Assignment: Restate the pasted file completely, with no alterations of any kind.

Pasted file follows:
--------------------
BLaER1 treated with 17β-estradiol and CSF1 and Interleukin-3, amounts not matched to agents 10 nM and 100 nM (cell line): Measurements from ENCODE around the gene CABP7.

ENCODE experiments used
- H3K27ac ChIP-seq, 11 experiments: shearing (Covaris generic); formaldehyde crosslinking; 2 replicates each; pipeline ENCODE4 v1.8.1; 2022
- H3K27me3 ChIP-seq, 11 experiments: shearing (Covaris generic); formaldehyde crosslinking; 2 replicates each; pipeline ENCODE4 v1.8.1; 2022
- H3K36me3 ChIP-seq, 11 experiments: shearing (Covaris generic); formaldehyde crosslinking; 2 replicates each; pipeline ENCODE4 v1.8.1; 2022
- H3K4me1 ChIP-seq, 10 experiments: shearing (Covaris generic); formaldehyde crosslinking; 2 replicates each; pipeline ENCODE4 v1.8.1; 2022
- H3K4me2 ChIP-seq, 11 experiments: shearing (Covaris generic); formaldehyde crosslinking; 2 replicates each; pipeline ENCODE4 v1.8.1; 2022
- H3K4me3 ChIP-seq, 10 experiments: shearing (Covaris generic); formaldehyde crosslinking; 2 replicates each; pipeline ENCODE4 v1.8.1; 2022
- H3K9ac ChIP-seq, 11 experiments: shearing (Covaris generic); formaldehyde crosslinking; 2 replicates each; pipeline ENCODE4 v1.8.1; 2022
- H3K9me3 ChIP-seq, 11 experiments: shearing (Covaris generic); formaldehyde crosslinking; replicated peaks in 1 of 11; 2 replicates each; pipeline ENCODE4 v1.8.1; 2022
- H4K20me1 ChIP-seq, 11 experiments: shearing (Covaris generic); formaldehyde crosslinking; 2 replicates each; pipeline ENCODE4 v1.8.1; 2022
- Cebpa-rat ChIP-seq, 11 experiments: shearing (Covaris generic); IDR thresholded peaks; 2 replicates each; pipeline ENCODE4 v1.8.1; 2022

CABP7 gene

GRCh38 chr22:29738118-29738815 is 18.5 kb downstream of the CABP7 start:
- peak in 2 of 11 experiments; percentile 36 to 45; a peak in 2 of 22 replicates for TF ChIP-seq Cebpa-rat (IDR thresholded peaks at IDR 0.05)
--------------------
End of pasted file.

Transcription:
BLaER1 treated with 17β-estradiol and CSF1 and Interleukin-3, amounts not matched to agents 10 nM and 100 nM (cell line): Measurements from ENCODE around the gene CABP7.

ENCODE experiments used
- H3K27ac ChIP-seq, 11 experiments: shearing (Covaris generic); formaldehyde crosslinking; 2 replicates each; pipeline ENCODE4 v1.8.1; 2022
- H3K27me3 ChIP-seq, 11 experiments: shearing (Covaris generic); formaldehyde crosslinking; 2 replicates each; pipeline ENCODE4 v1.8.1; 2022
- H3K36me3 ChIP-seq, 11 experiments: shearing (Covaris generic); formaldehyde crosslinking; 2 replicates each; pipeline ENCODE4 v1.8.1; 2022
- H3K4me1 ChIP-seq, 10 experiments: shearing (Covaris generic); formaldehyde crosslinking; 2 replicates each; pipeline ENCODE4 v1.8.1; 2022
- H3K4me2 ChIP-seq, 11 experiments: shearing (Covaris generic); formaldehyde crosslinking; 2 replicates each; pipeline ENCODE4 v1.8.1; 2022
- H3K4me3 ChIP-seq, 10 experiments: shearing (Covaris generic); formaldehyde crosslinking; 2 replicates each; pipeline ENCODE4 v1.8.1; 2022
- H3K9ac ChIP-seq, 11 experiments: shearing (Covaris generic); formaldehyde crosslinking; 2 replicates each; pipeline ENCODE4 v1.8.1; 2022
- H3K9me3 ChIP-seq, 11 experiments: shearing (Covaris generic); formaldehyde crosslinking; replicated peaks in 1 of 11; 2 replicates each; pipeline ENCODE4 v1.8.1; 2022
- H4K20me1 ChIP-seq, 11 experiments: shearing (Covaris generic); formaldehyde crosslinking; 2 replicates each; pipeline ENCODE4 v1.8.1; 2022
- Cebpa-rat ChIP-seq, 11 experiments: shearing (Covaris generic); IDR thresholded peaks; 2 replicates each; pipeline ENCODE4 v1.8.1; 2022

CABP7 gene

GRCh38 chr22:29738118-29738815 is 18.5 kb downstream of the CABP7 start:
- peak in 2 of 11 experiments; percentile 36 to 45; a peak in 2 of 22 replicates for TF ChIP-seq Cebpa-rat (IDR thresholded peaks at IDR 0.05)